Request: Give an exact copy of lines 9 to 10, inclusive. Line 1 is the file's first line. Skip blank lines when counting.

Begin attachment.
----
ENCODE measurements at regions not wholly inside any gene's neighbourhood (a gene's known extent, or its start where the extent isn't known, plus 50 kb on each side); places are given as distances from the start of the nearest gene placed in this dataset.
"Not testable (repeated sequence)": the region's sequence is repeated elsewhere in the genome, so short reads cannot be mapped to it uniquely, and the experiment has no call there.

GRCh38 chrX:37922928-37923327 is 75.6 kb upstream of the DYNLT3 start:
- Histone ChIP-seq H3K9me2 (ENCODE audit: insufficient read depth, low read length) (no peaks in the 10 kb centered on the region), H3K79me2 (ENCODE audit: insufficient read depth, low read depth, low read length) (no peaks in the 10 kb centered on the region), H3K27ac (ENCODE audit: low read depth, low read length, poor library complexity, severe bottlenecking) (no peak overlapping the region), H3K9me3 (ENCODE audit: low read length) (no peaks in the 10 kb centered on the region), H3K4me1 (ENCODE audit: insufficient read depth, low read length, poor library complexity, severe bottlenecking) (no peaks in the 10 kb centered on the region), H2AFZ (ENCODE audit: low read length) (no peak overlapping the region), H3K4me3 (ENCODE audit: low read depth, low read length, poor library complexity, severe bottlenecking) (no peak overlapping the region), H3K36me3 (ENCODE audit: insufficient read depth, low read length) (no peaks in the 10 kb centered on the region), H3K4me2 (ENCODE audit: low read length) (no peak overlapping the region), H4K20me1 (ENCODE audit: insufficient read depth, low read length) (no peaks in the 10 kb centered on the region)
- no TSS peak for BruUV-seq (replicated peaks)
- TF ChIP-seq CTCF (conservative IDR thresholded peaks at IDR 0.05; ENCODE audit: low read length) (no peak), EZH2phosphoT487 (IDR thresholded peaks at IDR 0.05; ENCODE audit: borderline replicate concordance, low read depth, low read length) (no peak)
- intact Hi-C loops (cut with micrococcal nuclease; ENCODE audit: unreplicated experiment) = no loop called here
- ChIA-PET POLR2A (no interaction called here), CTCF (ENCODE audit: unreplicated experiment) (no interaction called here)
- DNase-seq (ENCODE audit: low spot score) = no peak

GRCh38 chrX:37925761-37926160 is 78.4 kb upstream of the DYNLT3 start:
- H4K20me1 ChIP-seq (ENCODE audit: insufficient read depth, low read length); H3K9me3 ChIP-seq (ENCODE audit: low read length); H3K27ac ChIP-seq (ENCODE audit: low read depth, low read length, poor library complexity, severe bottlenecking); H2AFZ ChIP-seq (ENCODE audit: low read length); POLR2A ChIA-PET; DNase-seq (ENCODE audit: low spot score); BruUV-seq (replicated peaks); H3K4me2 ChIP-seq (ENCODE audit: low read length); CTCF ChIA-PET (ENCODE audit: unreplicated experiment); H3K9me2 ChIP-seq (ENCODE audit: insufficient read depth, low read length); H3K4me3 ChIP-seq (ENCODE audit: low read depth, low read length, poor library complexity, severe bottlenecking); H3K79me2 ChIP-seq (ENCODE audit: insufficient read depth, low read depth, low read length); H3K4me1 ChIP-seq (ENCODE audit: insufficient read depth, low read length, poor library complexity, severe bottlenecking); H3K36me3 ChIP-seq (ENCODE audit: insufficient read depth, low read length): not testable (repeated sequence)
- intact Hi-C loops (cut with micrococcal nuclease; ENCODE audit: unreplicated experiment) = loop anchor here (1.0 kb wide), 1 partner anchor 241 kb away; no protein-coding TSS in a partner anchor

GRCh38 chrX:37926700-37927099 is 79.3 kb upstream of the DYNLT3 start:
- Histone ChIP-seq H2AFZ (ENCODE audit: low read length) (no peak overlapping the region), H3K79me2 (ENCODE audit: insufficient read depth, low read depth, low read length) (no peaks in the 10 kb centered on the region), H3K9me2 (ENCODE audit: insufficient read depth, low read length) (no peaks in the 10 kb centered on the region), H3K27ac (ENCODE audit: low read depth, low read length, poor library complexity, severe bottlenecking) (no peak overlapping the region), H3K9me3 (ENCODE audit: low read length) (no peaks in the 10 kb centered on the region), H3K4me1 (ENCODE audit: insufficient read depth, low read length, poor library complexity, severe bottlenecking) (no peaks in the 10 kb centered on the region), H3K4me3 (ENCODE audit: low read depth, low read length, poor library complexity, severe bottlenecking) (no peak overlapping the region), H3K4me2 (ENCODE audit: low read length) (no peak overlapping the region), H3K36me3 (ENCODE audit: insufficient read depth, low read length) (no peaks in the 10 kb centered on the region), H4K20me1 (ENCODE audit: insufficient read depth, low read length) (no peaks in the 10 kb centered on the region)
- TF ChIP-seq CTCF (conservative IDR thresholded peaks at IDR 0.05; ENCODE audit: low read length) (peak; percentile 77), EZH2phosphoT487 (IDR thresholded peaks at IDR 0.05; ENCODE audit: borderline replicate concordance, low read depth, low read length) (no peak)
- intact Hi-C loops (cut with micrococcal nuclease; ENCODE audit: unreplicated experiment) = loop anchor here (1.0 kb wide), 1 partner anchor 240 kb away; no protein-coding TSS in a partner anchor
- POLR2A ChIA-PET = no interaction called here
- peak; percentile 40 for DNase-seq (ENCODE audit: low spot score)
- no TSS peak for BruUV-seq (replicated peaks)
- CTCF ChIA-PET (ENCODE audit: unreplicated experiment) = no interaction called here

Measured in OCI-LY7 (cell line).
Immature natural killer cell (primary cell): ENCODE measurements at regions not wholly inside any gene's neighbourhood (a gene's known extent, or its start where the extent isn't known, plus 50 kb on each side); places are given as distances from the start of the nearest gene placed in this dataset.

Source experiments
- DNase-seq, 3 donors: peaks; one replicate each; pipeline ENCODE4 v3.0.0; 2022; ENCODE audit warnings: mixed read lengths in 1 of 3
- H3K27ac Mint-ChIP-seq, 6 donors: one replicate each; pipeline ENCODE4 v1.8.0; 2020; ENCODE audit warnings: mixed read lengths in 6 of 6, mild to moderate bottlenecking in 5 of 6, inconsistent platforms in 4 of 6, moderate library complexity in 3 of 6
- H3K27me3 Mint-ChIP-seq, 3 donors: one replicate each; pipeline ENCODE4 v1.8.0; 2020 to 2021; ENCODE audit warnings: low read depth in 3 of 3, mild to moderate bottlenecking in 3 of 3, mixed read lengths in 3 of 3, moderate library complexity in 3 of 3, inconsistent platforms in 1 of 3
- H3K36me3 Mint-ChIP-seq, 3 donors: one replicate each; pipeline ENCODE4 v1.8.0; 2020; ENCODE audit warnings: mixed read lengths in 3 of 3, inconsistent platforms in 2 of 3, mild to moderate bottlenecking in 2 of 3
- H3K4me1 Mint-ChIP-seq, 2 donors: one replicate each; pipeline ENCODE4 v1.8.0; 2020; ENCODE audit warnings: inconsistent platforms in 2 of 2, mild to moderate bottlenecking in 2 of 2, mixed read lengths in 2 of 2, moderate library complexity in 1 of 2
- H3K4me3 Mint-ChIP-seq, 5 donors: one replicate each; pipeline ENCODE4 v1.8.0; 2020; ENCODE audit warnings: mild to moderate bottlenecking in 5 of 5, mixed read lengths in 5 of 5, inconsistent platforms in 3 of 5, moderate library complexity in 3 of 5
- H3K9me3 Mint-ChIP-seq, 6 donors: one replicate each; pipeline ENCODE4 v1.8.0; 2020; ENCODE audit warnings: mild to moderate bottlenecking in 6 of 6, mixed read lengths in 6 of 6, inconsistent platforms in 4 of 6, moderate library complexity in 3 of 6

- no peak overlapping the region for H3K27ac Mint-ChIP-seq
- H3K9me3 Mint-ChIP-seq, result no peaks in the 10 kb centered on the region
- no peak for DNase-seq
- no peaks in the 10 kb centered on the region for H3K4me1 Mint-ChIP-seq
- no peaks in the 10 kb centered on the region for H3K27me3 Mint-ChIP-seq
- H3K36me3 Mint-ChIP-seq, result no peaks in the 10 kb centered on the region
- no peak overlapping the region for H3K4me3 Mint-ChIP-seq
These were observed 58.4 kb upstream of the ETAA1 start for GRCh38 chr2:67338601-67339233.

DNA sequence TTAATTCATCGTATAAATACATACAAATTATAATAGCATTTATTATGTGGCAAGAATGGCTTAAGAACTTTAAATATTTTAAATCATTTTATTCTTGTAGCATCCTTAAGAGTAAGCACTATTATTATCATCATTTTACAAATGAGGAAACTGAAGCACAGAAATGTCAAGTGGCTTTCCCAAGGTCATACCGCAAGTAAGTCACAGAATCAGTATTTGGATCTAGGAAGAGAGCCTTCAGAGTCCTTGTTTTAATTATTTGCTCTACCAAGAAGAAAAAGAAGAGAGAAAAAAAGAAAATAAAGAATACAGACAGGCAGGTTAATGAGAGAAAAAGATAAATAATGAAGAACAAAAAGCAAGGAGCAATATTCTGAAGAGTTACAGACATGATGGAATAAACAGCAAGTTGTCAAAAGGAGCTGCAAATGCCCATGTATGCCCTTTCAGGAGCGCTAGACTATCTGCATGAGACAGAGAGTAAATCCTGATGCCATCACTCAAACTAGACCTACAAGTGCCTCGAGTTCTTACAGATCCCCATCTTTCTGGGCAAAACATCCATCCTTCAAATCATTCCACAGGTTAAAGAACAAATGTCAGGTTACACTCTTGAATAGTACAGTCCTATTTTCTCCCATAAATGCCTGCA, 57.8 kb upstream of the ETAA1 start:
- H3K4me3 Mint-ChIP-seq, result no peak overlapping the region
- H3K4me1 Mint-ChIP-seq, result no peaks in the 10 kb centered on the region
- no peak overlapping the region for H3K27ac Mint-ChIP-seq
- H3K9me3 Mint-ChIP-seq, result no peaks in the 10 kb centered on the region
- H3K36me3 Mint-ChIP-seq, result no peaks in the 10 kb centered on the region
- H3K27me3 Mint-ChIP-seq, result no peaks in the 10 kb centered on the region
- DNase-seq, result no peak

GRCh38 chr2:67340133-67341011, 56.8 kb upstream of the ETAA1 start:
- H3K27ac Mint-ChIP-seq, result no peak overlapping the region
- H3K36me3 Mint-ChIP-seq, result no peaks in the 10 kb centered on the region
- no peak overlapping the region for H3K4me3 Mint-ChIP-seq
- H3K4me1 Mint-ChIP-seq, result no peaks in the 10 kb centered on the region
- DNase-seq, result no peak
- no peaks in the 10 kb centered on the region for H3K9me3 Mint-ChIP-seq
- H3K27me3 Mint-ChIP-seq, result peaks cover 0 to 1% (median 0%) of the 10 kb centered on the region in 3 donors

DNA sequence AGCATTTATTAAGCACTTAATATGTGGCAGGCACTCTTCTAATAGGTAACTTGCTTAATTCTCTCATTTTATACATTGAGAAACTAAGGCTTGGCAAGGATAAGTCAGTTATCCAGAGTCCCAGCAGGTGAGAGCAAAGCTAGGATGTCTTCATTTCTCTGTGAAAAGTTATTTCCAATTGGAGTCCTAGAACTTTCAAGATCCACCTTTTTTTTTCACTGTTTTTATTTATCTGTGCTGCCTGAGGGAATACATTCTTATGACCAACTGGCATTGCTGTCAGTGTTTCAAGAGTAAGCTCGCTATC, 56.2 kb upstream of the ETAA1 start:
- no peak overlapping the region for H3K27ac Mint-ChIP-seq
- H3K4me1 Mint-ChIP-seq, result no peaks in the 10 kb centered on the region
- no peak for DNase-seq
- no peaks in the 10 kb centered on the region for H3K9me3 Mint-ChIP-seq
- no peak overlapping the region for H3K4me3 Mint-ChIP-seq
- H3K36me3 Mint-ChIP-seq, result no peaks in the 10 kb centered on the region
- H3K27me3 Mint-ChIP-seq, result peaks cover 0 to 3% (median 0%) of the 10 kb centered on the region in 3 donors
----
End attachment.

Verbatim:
- DNase-seq (ENCODE audit: low spot score) = no peak

GRCh38 chrX:37925761-37926160 is 78.4 kb upstream of the DYNLT3 start: